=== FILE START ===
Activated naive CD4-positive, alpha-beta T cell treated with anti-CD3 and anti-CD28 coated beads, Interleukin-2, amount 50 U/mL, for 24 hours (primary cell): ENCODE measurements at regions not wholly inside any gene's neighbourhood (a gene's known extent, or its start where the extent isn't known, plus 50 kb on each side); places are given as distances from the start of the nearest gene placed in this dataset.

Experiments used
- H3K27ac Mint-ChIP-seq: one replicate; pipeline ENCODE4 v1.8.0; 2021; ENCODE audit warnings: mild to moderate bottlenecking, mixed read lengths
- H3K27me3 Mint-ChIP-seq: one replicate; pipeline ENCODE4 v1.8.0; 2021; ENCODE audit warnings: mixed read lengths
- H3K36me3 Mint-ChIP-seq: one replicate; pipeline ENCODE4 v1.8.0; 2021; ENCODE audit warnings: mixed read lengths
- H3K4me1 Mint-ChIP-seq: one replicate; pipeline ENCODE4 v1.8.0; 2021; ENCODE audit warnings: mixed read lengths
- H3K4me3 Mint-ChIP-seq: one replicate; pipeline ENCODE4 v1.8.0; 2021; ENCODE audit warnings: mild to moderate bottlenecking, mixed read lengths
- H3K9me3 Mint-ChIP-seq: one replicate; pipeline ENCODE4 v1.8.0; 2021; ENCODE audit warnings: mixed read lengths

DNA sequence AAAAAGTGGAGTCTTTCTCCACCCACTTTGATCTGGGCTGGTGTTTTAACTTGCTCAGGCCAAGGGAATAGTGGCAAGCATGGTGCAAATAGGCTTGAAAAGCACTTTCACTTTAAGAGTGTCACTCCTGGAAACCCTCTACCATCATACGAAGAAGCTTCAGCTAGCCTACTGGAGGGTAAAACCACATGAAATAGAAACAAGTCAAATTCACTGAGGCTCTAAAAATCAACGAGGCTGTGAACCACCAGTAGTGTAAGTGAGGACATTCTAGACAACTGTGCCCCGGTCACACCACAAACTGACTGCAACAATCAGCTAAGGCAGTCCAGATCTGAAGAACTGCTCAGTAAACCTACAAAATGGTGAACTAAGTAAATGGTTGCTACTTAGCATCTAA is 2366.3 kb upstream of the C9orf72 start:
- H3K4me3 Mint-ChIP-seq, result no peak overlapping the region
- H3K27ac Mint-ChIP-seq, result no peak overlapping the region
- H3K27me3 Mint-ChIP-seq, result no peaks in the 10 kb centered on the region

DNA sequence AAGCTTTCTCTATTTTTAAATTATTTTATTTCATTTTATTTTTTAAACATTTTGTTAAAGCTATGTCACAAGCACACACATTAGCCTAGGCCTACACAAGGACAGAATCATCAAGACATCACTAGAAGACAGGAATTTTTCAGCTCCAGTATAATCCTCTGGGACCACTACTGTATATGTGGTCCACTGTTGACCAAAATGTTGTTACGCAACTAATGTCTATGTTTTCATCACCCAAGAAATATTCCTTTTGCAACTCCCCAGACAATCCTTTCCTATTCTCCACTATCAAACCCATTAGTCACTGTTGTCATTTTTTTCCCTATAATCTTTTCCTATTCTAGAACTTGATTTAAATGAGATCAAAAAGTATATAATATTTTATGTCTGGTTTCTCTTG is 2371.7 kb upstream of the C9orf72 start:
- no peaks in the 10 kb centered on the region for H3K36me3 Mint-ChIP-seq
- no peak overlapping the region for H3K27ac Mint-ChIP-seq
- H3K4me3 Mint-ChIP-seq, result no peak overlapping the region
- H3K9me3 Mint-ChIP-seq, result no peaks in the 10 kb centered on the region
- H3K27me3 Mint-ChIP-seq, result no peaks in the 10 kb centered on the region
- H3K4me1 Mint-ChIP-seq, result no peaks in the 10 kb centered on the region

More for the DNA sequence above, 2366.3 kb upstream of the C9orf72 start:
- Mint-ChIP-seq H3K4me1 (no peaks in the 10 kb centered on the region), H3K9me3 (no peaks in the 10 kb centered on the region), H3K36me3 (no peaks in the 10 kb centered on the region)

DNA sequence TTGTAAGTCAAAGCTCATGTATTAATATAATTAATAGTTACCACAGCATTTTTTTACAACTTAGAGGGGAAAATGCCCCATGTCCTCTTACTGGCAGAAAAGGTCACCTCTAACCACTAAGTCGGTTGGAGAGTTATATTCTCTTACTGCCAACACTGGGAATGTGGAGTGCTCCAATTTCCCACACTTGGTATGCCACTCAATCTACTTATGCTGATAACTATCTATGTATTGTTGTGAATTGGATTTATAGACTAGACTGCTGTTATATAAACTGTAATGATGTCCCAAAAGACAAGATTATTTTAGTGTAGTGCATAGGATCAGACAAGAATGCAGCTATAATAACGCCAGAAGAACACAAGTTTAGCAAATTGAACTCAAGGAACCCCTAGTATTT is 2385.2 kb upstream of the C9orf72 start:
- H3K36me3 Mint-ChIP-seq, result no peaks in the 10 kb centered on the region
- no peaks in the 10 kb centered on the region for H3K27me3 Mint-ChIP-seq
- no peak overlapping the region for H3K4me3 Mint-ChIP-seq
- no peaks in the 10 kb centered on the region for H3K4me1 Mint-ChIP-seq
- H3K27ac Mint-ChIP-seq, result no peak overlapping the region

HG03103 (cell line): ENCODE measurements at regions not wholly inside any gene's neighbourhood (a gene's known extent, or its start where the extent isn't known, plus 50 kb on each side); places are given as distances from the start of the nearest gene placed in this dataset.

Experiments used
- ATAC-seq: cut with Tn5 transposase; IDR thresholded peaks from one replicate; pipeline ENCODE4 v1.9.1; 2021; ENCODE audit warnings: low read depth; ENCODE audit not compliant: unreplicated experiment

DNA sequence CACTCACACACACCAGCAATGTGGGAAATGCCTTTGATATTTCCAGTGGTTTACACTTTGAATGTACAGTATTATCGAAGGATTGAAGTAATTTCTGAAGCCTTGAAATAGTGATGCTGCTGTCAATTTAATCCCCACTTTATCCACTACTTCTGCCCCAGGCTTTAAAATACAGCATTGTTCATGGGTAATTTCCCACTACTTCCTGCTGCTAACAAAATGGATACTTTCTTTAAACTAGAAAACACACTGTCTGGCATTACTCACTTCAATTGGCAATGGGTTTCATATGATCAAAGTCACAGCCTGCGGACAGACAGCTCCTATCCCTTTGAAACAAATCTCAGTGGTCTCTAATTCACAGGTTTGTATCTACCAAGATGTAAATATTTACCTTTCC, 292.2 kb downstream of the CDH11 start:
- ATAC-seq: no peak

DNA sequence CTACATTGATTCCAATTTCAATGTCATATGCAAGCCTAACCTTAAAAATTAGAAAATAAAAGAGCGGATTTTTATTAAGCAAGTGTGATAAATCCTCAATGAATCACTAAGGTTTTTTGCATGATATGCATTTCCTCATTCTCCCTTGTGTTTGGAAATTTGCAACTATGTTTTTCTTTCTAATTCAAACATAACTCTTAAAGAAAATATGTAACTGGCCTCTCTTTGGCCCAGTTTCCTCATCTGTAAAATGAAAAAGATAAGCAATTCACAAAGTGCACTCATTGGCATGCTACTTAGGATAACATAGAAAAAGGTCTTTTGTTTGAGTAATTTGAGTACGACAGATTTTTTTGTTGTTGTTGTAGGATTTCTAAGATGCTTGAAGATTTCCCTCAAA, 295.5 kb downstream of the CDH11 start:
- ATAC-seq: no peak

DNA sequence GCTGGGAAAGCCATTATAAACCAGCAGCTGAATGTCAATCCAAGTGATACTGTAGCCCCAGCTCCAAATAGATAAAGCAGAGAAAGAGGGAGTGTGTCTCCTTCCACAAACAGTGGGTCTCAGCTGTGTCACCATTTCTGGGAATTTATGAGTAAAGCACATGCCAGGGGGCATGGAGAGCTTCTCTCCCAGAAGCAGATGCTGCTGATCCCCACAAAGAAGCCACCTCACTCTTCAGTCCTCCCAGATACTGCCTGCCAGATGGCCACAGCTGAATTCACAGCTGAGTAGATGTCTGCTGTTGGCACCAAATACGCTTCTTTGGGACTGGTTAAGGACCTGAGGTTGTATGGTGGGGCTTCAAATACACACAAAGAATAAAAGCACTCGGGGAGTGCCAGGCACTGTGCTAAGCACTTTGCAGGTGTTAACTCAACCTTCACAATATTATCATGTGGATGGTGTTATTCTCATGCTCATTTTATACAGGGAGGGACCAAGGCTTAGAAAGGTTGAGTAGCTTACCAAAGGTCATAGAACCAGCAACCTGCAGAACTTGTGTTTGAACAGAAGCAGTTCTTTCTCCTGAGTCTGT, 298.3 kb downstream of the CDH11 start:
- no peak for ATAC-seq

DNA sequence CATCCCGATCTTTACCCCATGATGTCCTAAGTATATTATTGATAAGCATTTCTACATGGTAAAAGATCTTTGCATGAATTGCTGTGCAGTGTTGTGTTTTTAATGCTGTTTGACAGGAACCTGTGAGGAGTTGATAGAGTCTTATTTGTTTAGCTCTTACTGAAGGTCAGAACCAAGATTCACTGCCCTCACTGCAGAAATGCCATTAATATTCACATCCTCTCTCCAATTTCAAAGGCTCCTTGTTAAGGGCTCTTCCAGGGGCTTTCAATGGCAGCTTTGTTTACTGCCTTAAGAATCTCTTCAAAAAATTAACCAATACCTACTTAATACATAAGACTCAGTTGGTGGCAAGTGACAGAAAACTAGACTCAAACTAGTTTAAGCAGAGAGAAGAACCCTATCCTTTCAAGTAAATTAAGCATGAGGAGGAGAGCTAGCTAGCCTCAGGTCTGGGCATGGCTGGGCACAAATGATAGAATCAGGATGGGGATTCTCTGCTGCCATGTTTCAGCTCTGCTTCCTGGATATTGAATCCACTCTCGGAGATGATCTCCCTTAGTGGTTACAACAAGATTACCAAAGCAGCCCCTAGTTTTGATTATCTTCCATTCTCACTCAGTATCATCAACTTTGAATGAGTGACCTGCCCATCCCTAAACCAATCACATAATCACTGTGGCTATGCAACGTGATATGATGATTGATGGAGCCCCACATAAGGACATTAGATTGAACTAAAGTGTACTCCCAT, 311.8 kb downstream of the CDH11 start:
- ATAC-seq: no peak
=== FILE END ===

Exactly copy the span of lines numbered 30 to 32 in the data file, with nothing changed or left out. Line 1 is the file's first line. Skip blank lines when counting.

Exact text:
- ATAC-seq: cut with Tn5 transposase; IDR thresholded peaks from one replicate; pipeline ENCODE4 v1.9.1; 2021; ENCODE audit warnings: low read depth; ENCODE audit not compliant: unreplicated experiment

DNA sequence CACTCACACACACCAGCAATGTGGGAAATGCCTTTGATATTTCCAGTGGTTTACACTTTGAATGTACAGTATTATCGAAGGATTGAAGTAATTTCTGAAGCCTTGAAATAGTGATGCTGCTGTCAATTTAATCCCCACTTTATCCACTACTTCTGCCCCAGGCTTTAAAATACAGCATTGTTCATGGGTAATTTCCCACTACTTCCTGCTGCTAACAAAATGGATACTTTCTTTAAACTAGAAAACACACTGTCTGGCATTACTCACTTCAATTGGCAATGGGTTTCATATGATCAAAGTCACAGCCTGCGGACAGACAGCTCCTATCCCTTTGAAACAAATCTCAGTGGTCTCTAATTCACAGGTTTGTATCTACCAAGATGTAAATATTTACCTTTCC, 292.2 kb downstream of the CDH11 start:
- ATAC-seq: no peak